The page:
Aside from being a name for Eldamar in Tolkien Mythology, Faërie (or Faery) is an archaic and scholarly term originating in 1590 A.D. that can refer to "fairy-land", figuratively or in general, to fairies themselves from real-world folklore, or to a concept of fantastical storytelling.
As a location
Main article: Eldamar
In the folklore of the Hobbits, "Faerie" was the land of the Elves across the Sea. This reference can be seen in "Flies and Spiders", the eighth chapter of The Hobbit, and also in "Errantry", a poem written by Bilbo Baggins.
In real-word mythology, "Faerie" had been the name of the realm of the fairy king in the Middle English tale Sir Orfeo.
As a concept
When discussing what are referred to as "fairy-tales", Tolkien wrote this explanation of his own use of the word:
- "For the moment I will say only this: a “fairy-story” is one which touches on or uses Faerie, whatever its own main purpose may be: satire, adventure, morality, fantasy. Faerie itself may perhaps most nearly be translated by Magic—but it is magic of a peculiar mood and power, at the furthest pole from the vulgar devices of the laborious, scientific, magician. There is one proviso: if there is any satire present in the tale, one thing must not be made fun of, the magic itself. That must in that story be taken seriously, neither laughed at nor explained away. Of this seriousness the medieval Sir Gawain and the Green Knight is an admirable example."
- —from "On Fairy-Stories", page 4
This usage of "Faerie" as a proper noun appears forty times in "On Fairy-Stories".
In later literature of Tolkien scholarship, this connotation of "Faerie" is often examined. In 1997, Tolkien-editor Verlyn Flieger wrote the scholarly book A Question of Time: J.R.R. Tolkien's Road to Faërie. Like Tolkien's essay, it deals with the term's contexts and meaning. Later, Flieger also authored Green Suns and Faërie: Essays on J.R.R. Tolkien. In 2017, Jonathan S. McIntosh wrote The Flame Imperishable: Tolkien, St. Thomas, and the Metaphysics of Faërie, which studies the relations between Tolkien's philosophical views and his literary achievement.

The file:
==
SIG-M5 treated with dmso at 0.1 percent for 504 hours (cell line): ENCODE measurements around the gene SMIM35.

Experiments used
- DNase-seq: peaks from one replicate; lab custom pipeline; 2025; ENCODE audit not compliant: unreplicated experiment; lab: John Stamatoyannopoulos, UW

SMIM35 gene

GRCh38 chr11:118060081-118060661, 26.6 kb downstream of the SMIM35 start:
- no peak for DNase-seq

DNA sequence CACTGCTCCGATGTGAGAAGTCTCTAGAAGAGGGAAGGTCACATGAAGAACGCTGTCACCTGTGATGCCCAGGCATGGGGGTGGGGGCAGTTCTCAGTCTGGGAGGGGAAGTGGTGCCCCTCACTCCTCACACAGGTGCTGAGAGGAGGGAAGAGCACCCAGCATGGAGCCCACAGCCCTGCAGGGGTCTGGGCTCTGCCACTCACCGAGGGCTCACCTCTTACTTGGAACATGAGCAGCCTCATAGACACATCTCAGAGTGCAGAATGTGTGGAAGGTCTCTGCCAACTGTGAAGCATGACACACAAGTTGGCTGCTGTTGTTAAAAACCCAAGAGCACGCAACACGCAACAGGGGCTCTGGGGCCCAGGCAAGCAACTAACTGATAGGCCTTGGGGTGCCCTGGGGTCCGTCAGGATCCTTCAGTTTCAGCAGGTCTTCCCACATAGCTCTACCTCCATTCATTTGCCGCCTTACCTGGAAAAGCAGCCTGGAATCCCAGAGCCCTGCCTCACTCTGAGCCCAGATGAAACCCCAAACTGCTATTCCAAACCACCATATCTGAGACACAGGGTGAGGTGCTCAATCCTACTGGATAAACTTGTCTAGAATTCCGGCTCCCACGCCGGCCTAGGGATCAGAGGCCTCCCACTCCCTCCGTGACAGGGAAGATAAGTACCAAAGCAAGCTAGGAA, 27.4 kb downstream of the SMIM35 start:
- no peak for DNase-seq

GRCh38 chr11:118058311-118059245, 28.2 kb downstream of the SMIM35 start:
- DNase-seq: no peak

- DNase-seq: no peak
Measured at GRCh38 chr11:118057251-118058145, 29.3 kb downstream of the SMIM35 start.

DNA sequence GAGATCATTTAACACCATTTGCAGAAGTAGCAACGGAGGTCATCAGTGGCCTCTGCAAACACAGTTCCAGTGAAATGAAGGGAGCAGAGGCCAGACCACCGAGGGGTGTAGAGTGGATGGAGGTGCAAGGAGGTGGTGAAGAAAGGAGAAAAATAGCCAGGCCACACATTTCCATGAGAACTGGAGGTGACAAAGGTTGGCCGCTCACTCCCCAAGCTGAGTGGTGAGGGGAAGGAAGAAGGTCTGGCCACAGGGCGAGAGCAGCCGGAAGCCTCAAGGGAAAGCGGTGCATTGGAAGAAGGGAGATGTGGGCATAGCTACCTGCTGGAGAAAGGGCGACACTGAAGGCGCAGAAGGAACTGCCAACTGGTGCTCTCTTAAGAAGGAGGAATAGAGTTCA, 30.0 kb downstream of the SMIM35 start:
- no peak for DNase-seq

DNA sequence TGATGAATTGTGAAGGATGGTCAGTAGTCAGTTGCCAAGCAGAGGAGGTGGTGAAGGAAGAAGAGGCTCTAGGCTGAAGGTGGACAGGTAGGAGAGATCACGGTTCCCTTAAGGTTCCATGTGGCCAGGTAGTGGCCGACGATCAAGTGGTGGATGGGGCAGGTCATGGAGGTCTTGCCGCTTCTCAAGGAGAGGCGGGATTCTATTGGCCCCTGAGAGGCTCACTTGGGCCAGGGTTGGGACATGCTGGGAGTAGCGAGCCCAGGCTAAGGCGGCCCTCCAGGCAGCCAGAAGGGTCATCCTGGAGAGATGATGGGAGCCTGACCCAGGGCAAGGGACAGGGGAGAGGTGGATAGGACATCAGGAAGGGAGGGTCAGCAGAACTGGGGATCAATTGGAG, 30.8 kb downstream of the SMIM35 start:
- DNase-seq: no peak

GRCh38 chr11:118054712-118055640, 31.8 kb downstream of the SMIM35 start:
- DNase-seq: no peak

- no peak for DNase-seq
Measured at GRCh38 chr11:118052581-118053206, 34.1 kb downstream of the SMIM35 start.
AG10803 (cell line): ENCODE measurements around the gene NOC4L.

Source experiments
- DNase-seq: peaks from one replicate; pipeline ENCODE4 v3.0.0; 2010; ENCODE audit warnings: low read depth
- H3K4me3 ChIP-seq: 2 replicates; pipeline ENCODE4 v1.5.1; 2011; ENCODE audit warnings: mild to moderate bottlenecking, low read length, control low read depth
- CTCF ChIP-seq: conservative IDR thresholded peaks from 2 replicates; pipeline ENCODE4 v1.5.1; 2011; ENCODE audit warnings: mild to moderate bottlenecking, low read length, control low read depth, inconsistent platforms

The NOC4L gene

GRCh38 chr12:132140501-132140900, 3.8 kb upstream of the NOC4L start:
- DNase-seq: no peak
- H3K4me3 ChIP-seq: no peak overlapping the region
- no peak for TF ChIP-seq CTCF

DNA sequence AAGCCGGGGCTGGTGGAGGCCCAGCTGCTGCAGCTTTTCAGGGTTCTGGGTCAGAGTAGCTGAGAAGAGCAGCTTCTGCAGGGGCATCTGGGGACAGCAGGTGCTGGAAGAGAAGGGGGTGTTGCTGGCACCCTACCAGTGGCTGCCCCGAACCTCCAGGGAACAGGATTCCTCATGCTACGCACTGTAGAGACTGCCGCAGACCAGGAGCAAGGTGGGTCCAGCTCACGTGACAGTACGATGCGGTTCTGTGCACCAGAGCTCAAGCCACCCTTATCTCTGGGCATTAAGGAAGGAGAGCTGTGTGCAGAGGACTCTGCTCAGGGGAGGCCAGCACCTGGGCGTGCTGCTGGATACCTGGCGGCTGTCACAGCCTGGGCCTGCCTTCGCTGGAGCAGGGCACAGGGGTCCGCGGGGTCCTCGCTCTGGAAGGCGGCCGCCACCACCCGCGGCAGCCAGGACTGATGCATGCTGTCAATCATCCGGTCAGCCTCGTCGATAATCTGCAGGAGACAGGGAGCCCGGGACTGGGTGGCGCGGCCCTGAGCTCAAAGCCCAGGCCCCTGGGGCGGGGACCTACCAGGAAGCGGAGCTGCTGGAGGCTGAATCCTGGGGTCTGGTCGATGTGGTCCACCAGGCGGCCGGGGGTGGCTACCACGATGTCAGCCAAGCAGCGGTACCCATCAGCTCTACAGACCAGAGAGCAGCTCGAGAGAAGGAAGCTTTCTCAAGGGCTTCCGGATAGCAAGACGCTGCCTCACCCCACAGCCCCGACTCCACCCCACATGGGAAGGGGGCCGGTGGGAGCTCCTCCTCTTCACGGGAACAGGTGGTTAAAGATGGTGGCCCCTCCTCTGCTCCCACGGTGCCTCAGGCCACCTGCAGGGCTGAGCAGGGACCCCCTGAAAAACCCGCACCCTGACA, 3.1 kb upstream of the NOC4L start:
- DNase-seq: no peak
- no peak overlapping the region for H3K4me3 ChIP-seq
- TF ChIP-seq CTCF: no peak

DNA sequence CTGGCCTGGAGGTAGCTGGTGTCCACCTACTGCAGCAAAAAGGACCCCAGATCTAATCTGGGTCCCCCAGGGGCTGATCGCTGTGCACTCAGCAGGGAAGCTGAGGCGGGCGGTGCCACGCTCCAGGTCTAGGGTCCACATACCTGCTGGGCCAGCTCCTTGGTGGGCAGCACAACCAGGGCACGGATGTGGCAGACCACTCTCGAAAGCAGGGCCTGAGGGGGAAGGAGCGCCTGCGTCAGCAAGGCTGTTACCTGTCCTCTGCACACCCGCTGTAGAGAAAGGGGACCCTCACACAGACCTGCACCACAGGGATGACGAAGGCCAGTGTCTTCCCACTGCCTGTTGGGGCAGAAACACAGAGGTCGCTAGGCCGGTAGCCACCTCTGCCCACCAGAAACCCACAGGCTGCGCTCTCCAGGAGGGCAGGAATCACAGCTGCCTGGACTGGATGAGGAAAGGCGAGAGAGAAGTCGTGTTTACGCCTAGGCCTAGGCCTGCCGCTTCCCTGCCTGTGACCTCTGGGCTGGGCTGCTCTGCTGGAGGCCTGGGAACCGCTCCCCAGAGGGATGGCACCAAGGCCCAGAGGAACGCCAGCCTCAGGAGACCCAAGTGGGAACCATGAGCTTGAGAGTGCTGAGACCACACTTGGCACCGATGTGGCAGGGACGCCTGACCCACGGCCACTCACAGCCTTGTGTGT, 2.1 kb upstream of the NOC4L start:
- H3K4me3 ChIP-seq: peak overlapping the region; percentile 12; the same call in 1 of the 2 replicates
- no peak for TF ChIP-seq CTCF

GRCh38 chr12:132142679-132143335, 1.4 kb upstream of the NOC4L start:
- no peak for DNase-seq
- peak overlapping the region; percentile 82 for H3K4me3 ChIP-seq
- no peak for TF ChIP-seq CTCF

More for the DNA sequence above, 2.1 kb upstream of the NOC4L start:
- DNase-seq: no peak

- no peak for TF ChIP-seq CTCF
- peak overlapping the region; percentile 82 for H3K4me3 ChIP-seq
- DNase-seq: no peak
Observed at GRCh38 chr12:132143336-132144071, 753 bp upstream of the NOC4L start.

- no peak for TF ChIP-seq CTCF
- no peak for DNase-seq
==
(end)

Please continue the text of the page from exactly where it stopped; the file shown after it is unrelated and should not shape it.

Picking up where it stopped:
Throughout Tolkien and the Great War: The Threshold of Middle-earth, John Garth uses the term Faërie very frequently, mostly in broad conclusions drawn about the relation between Tolkien's experiences and his legendarium.
When discussing Elves and their likeness to angels, Peter Kreeft in The Philosophy of Tolkien cites Tolkien's statements that "Faërian Drama...", which the Elves frequently presented to Men, "...produces Fantasy with a realism and immediacy beyond the compass of any human mechanism", and that fantasy "aspires" to the Elvish craft of enchantment. Kreeft then makes an imaginative point about "Faërian Drama":
- "Here is the clue that solves the great Tolkien puzzle. The puzzle is why, of all humans who ever took pen to paper, Tolkien has produced by far the most convincing, desirable, [and] believable....Elves. And the answer is that he must have been an Elf. Or at least he had Elf blood somewhere in his ancestry. For if any work of literature in the history of the world is a "Faërian drama", it is The Lord of the Rings."
- —The Philosophy of Tolkien, ch. 3: "Angelology", pg. 79